Cython provides all the standard C types, such as char, short, int, long along with Python types of list, dict, tuple, etc. Let’s see how defining a type can speed things up.

A simple loop in Python that sums up numbers may look like this:

def loop():
    s = 0
    for i in range(1, 10**6+1):
        s += i
    return s

Timing this function gives: 10 loops, best of 3: 128 msec per loop. But if you define a type for loop index and result variable s:

def loop_with_types():
    cdef long s = 0
    cdef int i = 0
    for i in range(1, 10**6+1):
        s += i
    return s

the execution time will be 1000 faster: 10 loops, best of 3: 139 ns per loop.

This increase in speed is possible because the loop was converted to pure C and then machine code, while Python code was relying on slow interpreter.

But what about slow square function from sum_of_squares? You can define types for function return and input variables to make them more efficient.

Speeding up functions

You can specify types of the arguments of a Python function by putting a type in front of the argument name:

def square(int a):
   return a**2

This function is still a Python function, but with additional type checking. You can also achieve this with using function annotations:

def square(a: int) -> int:
    return a**2

cythonize function used in setup.py accepts a parameter annotation_typing that tells Cython to infer type of variables from annotations.

To take advantage from Cython optimizations you need to define a function using cdef and a return type. This, along with defining types for other variables, will give a substantial increase in speed:

cdef long square(int a):
    return a**2

def sum_of_squares():
    cdef long s = 0
    cdef int i = 0
    for i in range(1, 10**6 + 1):
        s += square(i)
    return s

Run time measured with timeit - 10 loops, best of 3: 106 msec per loop - is 5 times faster than before.

But functions defined with cdef are by default available only inside Cython and cannot be imported back to Python. Cython allows to define a functions that is both callable from Python and converted to C functions. If you define a function with cpdef Cython will create 2 versions - Python importable version and a C variant:

cpdef long sum_of_squares():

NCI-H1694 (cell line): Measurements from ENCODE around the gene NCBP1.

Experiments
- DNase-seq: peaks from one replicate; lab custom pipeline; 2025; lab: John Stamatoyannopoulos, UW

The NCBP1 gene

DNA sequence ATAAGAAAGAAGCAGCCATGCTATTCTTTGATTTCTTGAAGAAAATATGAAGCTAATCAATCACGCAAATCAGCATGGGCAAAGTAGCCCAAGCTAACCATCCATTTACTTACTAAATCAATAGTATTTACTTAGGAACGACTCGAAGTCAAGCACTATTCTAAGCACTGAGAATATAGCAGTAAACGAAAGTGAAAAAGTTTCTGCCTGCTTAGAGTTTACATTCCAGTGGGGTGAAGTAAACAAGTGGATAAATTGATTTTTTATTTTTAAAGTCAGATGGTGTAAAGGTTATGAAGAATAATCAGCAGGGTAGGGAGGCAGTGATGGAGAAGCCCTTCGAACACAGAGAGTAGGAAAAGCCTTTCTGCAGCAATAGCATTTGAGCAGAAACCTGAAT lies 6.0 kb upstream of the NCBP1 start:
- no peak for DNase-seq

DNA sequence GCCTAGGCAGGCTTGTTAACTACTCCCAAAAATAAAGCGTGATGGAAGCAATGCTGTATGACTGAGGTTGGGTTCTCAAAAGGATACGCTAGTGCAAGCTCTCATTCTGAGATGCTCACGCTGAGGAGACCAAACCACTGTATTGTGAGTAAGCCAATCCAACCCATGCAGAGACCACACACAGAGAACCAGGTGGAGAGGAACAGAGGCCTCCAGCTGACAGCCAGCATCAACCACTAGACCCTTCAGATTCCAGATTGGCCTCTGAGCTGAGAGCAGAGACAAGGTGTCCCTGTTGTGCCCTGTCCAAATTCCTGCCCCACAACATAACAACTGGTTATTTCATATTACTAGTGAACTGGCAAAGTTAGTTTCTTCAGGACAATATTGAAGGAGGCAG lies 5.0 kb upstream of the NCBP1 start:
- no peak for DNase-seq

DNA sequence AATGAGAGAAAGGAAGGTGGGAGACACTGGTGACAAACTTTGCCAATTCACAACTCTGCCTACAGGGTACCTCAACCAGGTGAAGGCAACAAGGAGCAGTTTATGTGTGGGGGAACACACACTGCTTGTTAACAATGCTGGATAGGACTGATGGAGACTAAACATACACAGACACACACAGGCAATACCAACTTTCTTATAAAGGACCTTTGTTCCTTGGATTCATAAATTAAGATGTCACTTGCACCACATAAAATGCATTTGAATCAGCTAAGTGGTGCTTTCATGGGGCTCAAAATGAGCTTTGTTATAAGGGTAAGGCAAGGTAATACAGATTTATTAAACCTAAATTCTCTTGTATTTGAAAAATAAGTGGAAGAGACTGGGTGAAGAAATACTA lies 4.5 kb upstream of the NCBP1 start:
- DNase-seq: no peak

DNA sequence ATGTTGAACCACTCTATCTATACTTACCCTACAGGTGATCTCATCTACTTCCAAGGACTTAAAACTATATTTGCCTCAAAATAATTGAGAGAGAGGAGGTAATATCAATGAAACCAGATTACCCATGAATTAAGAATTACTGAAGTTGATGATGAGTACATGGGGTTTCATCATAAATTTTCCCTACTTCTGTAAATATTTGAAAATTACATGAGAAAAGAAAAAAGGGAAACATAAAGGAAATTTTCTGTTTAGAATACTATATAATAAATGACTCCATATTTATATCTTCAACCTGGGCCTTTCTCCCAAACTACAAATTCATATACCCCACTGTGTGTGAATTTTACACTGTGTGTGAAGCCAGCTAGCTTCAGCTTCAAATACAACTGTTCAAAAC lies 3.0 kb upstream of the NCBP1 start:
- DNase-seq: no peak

cdef long s = 0
    cdef int i = 0
    for i in range(1, 10**6 + 1):
        s += square(i)
    return s

With having sum_of_squares function like that you lower the run time to 120ns, which is 4 orders of magnitude faster than your baseline of 745msec.

Let’s run Cythin annotation once more on final version of sum_of_squares.pyx:

cython annotation Most of the lines are white, which means that code was optimized.

Working with arrays

Often numerical computations use arrays. Cython gives access to fast C and NumPy arrays. But there are some important differences when you compare them with standard Python lists.

In Python lists can contain elements of different types. This is a valid list in Python: a = [1, "two", 3.0]. Moreover, you can append items to it anytime.

In Cython, when defining an array, you need to specify a type of elements inside and the length:

cdef double a[10]

This will allocate 80 bytes of memory - every double occupies 8 bytes - and enforce that every element in a is of type double. For more flexibility you can use NumPy arrays.

NumPy arrays are already pretty fast when you use them in regular Python. But Cython can optimize some indexing operations that will make certain operations even faster.

You first need to import NumPy inside Cython. It’s done with a special cimport statement:

cimport numpy as cnp

Now you need to define an arrays with a special syntax:

cdef cnp.ndarray[double, ndim=1] a

The type of variable a is ndarray - same one you use normally with NumPy. In the square brackets you list a type of arrays elements and a number of dimensions - in this case it’s a one dimensional array.

Let’s find out how using NumPy this way is faster than in Python. It’s a simple function that creates an array with 1000 random elements. Then it adds 1 to each element. The implementation in Python may look like this:

import numpy as np
def numpy_py():
    a = np.random.rand(1000)
    for i in range(1000):
        a[i] += 1

In Cython you define an array first before using it, but the rest of the program is the same:

import numpy as np
cimport numpy as сnp

def numpy_cy():
    cdef сnp.ndarray[double, ndim=1] c_arr
    a = np.random.rand(1000)
    cdef int i
    for i in range(1000):
        a[i] += 1

Cython version finishes in 21.7 µs vs 954 µs for Python, due to fast access to array element by index operations inside the loop.

Conclusion

You are now able to install and compile Cython code and use it in Python applications. You’ve also learned about profiling tools and now to use them.

You’ve learned:

  • how to install Cython on macOS, Linux and Windows
  • compile Cython code using 3 different methods
  • write simple Cython functions and use statically typed variables
  • use fast arrays

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© Alexey Smirnov 2021